par Fiston Mwanza Mujila
République démocratique du Congo, 2014
Las aventuras de la China Iron [The Adventures of China Iron], a witty, subversive reimagining of Argentina's so-called "national epic" Martín Fierro told from the point of view of the gaucho Martín Fierro's abandoned wife, sure sounded like it'd be right up my "rustic" intertextual alley, but that eyesore of a cover still had me worried until Cabezón Cámara's succession of ace storytelling shenanigans was well underway. How was I to know that hallucinogenic mushrooms, a delirious critique of the 19th century "civilization and barbarism" discourse popularized by Sarmiento, and a gender-bending orgy scene or two involving the occasionally cross-dressing title character would all factor into the novel's proceedings? For those not familiar with the 1872 & 1879 Martín Fierro beloved by Borges and maybe worried about the wealth of literary in-jokes likely to follow, suffice it to say that the only thing you really need to know as background for Las aventuras is that its amiable narrator--a teenage orphan won by the gaucho in a card game in José Hernández's original poem but who here calls herself Josephine Star Iron or China Iron or just plain China according to her mood--sets out on a journey across the Pampas in the company of an Englishwoman named Liz, a puppy named Estreya, and a gaucho named Rosa whom they meet along the way. The destination? A small fort on the frontier with the Indian territories, where Liz's husband has been conscripted to fight against the savages. The journey? Part voyage of initiation, part picaresque adventure saga, part Ema, la cautiva-like knife in the back of the Argentinean canon drizzled with a splash of Huck Finn lighting out for the Territory at the end. I had a good time reading this. In her narrator's innocent and often wonderstruck telling, Cabezón Cámara makes it easy to get an idea of the vastness of the Argentinean hinterland before the railroads arrived--"esa casi nada que cruzábamos se iba pareciendo a un cementerio abandonado" ["that semi-nothingness that we were crossing was resembling an abandoned cementery"] she says of one stretch of territory where entire days were spent in the company of weeds and the odd startled hare but without running into "ni una vaca, ni un indio, ni un cristiano ni un caballo" ["either a cow, an Indian, a Christian or a horse"] (34)--but the specificity of the landscape painter episodes is just an appetizer for the full course dinner of artistic license and "licentiousness" that follows. In other words, both Hernández and that "bestia de Fierro" ["brute Fierro"] (125), i.e. the Martín Fierro author and his artistic creation, "that strange gaucho who believed he was a writer" (117), get skewered as characters here--loved the scene where the blowhard Hernández follows up a racist anti-Indian and anti-gaucho rant about civilization and progress by snickerng that the gauchos he knows, "que suelen ser una mezcla de indio y español' ["who tend to be a mix of Spaniard and Indian"], have so far only turned out "unos Habsburgos retacones y negros y analfabetos y desdentados desde los trece" ["some squat, black, illiterate Habsburgs, toothless from the age of 13"] as a result of the attempts to "mejorar la raza" ["improve the race"] through European stock (108). Brutal! Of course, civilization itself receives a similarly scornful treatment once China & Co. break free from convention for a paradisiacal and free love life among the Indians on and around the islands along the Paraná River (note the influx of indigenous language as the novel nears its conclusion). "Bienvenida a nuestra fiesta, mi querida muchacho inglés" ["Welcome to our party, my beloved English boy"] (151) the female Indian leader Kaukalitrán tells her new lover China, the Spanish feminine endings for "bienvenida" ["welcome"] and "querida" ["beloved"] in combination with the use of the word boy anticipating Liz's own same sex sweet nothings as the lovemaking continues: "Liz me hablaba en inglés y me decía tigress, mi tigresa, my mermaid, my girl, my good boy, mi gaucha blanca, my tigress otra vez" ["Liz was speaking to me in English and was saying 'tigress, my tigress, my mermaid, my girl, my good boy, my white lady gaucho, my tigress' again"] (154). Mad fun.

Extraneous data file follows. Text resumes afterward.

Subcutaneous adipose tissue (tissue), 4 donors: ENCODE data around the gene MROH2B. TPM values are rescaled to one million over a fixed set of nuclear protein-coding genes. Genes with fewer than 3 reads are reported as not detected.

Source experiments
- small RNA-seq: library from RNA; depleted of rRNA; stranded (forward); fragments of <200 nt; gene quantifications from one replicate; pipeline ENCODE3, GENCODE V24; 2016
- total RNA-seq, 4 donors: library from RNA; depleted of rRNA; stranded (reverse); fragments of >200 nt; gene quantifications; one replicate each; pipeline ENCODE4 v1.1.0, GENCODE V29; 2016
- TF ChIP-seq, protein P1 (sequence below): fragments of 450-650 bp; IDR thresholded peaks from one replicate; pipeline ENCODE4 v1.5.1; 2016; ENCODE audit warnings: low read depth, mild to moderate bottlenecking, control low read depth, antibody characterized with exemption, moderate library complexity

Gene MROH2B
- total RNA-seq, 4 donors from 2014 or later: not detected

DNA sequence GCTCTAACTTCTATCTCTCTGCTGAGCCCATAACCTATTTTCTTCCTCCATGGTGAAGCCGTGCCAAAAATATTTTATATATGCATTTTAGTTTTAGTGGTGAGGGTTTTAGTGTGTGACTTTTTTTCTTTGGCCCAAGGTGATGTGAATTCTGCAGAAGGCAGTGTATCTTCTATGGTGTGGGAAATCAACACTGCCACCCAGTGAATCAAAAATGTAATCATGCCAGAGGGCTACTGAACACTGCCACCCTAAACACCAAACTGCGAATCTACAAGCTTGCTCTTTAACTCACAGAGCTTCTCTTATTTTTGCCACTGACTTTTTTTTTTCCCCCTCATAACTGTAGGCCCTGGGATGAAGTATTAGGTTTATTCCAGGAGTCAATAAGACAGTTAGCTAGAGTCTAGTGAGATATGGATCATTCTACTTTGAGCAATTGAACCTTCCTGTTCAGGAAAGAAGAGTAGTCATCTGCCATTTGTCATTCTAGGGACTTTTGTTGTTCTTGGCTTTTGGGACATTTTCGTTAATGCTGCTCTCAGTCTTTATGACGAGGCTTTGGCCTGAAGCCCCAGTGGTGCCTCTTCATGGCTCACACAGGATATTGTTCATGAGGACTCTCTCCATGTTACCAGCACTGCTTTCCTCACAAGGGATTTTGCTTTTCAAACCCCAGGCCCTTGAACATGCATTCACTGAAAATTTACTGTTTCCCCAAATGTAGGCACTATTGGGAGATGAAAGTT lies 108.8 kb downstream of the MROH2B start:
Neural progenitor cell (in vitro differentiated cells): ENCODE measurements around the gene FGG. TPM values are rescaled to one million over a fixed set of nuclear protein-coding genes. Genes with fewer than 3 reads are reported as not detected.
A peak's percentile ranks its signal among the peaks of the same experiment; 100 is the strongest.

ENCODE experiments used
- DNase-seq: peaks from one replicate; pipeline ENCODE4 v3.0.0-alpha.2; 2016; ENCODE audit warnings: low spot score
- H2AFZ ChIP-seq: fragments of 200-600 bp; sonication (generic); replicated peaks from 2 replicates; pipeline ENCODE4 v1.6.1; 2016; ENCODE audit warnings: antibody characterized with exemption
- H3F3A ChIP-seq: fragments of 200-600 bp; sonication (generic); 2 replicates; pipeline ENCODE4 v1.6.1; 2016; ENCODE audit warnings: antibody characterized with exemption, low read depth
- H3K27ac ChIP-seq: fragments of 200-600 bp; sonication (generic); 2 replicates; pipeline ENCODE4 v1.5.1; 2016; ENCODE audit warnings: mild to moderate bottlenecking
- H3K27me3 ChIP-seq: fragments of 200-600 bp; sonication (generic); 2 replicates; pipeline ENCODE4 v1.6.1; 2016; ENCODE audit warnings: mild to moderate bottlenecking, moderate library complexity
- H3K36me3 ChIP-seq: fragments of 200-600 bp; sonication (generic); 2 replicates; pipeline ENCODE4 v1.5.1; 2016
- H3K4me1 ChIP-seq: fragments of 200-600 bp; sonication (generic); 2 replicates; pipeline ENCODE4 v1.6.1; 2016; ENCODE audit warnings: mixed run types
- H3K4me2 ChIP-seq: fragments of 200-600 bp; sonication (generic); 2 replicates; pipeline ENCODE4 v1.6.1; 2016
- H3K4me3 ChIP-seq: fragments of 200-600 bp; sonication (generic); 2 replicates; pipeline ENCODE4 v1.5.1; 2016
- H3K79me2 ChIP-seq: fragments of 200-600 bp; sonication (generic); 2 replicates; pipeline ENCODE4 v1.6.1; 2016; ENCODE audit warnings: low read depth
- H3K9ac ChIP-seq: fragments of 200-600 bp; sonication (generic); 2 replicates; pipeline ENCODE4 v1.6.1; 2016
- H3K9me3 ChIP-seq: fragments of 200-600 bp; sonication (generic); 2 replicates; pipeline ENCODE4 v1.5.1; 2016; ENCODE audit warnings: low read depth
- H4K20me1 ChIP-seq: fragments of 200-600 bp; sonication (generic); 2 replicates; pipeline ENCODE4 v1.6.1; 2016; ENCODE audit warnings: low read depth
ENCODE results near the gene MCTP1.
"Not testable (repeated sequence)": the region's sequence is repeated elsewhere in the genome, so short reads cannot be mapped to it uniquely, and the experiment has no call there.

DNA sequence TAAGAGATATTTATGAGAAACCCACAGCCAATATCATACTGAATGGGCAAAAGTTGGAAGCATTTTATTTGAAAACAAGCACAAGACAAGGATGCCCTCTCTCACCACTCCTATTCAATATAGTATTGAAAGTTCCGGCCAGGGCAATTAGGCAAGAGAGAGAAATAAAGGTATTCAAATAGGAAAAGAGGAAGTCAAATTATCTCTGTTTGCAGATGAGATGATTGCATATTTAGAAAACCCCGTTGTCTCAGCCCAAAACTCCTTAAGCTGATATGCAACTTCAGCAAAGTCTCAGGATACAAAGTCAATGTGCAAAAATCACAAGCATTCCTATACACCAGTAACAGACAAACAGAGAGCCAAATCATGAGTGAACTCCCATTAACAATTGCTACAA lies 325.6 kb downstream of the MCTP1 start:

On the second to last page of this insanely high adrenaline memoir, "privately published" in a limited edition of 2,000 copies in 1920 when somebody massively underestimated its popular appeal, Ernst Jünger matter-of-factly relates what it was like to be a survivor of the trench warfare and gas attacks of World War I: "Leaving out trifles such as ricochets and grazes, I was hit at least fourteen times, these being five bullets, two shell splinters, one shrapnel ball, four hand-grenade splinters and two bullet splinters, which, with entry and exit wounds, left me with an even twenty scars. In the course of this war, where so much of the firing was done into empty space, I still managed to get myself targeted no fewer than eleven times" (288). His soldier's luck, in combination with good genes, must have carried on well after the war ended because the resilient Tristram Shandy-reading lieutenant lived to be over a hundred years old before he finally passed away in 1998! In any event, reading about what Jünger called his "adventures," it's hard to underestimate just how fortunate he was to make it out of the war alive. His memories, based in part on a diary he kept during the hostilities, are extraordinarily vivid. En route to the Battle of the Somme on the road to the village of Guillemont, for example, Jünger paints a picture which is almost Thérèse Raquin-esque in terms of the sensory overload: "Over the ruins, as over all the most dangerous parts of the terrain, lay a heavy smell of death, because the fire was so intense that no one could bother with the corpses. You really did have to run for your life in these places, and when I caught the smell of it as I ran, I was hardly surprised - it belonged to there. Moreover, this heavy, sweetish atmosphere was not merely disgusting; it also, in association with the piercing fogs of gunpowder, brought about an almost visionary excitement, that only the extreme nearness of death is able to produce" (93). Elsewhere, the "sweetish, oniony smell" of a British phosgene gas attack in or near the woods of St-Pierre-Vaast serves as the Proustian madeleine for this surrealistic turn: "With weeping eyes, I stumbled back to the Vaux woods, plunging from one crater into the next, as I was unable to see anything through the misted visor of my gas mask. With the extent and inhospitableness of its spaces, it was a night of eerie solitude. Each time I blundered into sentries or troops who had lost their way, I had the icy sensation of conversing not with people, but with demons. We were all roving around in an enormous dump somewhere off the edge of the charted world" (114). Ironically or not given all the death and destruction witnessed and then depicted by Jünger, he doesn't come off as either anti-war or as an apologist for the war. There's very little editorializing along those lines. Which isn't to say that he isn't sensitive to the costs of the war to friends and foes alike as his descriptions of the impact of nonstop bombing--"The villages we passed through on our way had the look of vast lunatic asylums" (127); his account of a skirmish with Indian troops, "who had travelled thousands of miles across the sea, only to give themselves a bloody nose on this god-forsaken piece of earth against the Hanoverian Rifles"--"The whole scene - the mixture of the prisoners' laments and our jubilation - had something primordial about it. This wasn't war; it was ancient history" (150); and his remorse over a soldier he killed at close range all make abundantly clear: "Outside it [a dugout] lay my British soldier, little more than a boy, who had been hit in the temple. He lay there, looking quite relaxed. I forced myself to look closely at him. It wasn't a case of 'you or me' any more. I often thought back on him; and more with the passing of the years. The state, which relieves us of our responsibility, cannot take away our remorse; and we must exercise it. Sorrow, regret, pursued me deep into my dreams" (241).